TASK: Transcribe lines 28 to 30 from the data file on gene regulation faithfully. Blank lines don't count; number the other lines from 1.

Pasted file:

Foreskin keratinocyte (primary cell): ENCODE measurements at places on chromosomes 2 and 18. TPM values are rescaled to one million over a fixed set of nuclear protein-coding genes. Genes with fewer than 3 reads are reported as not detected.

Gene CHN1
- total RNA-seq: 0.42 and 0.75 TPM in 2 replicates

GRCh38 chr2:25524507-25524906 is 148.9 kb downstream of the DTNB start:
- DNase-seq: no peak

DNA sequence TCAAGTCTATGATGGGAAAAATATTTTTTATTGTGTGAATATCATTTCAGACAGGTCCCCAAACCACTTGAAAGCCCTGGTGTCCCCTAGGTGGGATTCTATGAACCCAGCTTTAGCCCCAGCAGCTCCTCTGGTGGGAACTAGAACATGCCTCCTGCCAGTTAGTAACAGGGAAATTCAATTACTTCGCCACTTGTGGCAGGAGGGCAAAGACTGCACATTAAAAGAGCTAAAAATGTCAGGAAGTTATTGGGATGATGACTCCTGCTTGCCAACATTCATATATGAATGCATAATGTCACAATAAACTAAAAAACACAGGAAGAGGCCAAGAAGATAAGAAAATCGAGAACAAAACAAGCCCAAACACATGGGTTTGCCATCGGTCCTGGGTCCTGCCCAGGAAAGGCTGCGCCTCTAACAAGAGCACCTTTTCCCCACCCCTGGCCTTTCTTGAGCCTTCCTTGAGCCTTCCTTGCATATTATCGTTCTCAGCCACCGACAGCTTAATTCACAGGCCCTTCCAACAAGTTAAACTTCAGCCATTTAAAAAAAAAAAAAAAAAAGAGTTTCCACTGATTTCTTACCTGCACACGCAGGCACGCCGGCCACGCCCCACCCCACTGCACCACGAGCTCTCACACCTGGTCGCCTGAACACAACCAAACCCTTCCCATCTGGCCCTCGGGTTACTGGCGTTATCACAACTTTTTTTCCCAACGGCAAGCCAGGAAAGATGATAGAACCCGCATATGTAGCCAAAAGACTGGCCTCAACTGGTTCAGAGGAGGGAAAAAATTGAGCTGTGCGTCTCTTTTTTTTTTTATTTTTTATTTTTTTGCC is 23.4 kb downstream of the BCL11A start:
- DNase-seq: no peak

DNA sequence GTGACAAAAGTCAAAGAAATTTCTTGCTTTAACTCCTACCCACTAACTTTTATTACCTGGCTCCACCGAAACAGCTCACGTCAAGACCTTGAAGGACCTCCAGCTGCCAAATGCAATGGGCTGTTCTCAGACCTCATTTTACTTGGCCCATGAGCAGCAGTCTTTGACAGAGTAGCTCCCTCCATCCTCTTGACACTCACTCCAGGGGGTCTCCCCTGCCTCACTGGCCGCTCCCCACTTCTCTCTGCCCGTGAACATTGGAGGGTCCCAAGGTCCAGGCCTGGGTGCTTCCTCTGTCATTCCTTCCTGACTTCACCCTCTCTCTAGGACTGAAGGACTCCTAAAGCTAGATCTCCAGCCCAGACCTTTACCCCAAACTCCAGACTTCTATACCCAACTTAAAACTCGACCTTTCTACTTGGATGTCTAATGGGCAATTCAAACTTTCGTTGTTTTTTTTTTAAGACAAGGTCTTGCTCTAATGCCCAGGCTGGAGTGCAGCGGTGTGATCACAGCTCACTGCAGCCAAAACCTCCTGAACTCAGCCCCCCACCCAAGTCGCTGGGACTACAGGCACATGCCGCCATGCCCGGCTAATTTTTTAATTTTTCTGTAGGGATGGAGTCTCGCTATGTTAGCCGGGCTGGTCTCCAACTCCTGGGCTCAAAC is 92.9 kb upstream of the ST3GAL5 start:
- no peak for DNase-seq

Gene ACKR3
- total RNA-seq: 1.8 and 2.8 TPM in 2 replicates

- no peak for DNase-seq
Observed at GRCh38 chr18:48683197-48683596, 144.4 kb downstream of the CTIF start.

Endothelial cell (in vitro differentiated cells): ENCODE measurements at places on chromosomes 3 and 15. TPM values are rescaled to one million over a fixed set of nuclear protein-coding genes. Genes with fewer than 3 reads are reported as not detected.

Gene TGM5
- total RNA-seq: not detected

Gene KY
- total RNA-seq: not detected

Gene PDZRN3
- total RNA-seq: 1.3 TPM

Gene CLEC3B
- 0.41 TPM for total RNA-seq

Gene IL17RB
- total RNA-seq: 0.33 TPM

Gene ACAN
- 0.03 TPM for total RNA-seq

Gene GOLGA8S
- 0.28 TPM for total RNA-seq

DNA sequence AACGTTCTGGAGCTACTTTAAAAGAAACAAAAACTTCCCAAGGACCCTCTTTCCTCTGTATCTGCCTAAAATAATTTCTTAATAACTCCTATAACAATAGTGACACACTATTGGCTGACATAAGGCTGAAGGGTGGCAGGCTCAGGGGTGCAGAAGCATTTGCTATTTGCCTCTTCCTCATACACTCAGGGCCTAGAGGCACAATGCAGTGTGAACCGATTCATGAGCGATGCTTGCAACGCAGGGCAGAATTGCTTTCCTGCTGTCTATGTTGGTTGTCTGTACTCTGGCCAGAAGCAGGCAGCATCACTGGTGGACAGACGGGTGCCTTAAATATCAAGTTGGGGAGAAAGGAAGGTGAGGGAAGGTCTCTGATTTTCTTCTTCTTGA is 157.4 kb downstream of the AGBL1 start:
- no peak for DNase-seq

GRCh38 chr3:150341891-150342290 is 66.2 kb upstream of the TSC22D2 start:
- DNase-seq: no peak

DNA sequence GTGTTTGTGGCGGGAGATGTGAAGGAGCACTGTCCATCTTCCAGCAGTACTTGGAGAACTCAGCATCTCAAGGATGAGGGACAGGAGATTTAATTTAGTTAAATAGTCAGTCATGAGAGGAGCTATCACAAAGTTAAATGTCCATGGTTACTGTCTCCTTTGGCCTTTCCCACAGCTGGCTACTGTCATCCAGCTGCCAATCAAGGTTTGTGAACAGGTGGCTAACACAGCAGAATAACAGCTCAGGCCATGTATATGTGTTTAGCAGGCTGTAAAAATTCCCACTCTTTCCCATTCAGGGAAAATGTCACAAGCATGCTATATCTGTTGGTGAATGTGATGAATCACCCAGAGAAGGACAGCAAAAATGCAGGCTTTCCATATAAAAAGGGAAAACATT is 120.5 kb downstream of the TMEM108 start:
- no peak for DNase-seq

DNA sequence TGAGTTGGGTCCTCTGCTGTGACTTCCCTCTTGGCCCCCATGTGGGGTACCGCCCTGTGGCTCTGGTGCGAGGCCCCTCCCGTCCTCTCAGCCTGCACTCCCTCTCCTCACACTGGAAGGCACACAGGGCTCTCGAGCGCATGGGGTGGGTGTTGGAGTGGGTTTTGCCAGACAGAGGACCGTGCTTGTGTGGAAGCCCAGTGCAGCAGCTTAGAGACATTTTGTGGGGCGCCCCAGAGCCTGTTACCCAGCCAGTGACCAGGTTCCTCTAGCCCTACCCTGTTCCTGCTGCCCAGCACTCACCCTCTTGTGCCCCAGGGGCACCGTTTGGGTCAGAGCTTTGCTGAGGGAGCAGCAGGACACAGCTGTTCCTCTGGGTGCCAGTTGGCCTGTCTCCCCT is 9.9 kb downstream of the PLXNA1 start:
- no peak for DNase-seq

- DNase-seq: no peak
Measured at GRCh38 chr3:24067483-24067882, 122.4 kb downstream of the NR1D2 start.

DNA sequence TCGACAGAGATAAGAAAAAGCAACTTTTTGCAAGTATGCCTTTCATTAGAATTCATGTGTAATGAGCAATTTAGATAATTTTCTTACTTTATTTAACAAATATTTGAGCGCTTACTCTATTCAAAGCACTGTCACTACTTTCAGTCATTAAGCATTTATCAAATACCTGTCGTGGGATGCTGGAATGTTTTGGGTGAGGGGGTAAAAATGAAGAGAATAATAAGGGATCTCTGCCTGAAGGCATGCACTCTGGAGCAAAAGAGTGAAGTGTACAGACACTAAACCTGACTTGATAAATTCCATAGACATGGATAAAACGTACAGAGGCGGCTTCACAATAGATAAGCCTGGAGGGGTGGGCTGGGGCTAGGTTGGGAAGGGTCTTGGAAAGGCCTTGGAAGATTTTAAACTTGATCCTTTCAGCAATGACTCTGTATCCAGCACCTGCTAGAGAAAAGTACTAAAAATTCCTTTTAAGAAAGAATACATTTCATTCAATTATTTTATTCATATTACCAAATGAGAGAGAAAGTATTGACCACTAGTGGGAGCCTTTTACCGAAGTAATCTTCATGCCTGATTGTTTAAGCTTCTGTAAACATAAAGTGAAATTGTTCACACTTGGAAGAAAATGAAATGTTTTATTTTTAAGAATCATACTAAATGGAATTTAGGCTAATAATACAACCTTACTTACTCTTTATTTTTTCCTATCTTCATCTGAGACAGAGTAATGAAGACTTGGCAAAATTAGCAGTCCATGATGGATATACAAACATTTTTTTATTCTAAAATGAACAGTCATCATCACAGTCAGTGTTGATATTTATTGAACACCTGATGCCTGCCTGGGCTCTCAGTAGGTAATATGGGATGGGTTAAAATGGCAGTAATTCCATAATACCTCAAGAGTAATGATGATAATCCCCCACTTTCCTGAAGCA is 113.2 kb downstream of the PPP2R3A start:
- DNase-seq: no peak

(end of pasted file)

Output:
- 0.28 TPM for total RNA-seq

DNA sequence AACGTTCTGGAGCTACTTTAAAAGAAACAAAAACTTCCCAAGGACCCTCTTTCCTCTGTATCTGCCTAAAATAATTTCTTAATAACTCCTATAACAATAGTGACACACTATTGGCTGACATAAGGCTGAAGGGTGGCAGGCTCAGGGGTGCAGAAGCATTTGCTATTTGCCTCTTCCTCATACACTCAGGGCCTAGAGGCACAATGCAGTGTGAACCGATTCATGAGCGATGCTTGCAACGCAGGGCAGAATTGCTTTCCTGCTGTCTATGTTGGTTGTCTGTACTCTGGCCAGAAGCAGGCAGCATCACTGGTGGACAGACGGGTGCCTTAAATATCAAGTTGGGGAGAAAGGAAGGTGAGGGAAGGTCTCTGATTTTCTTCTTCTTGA is 157.4 kb downstream of the AGBL1 start:
- no peak for DNase-seq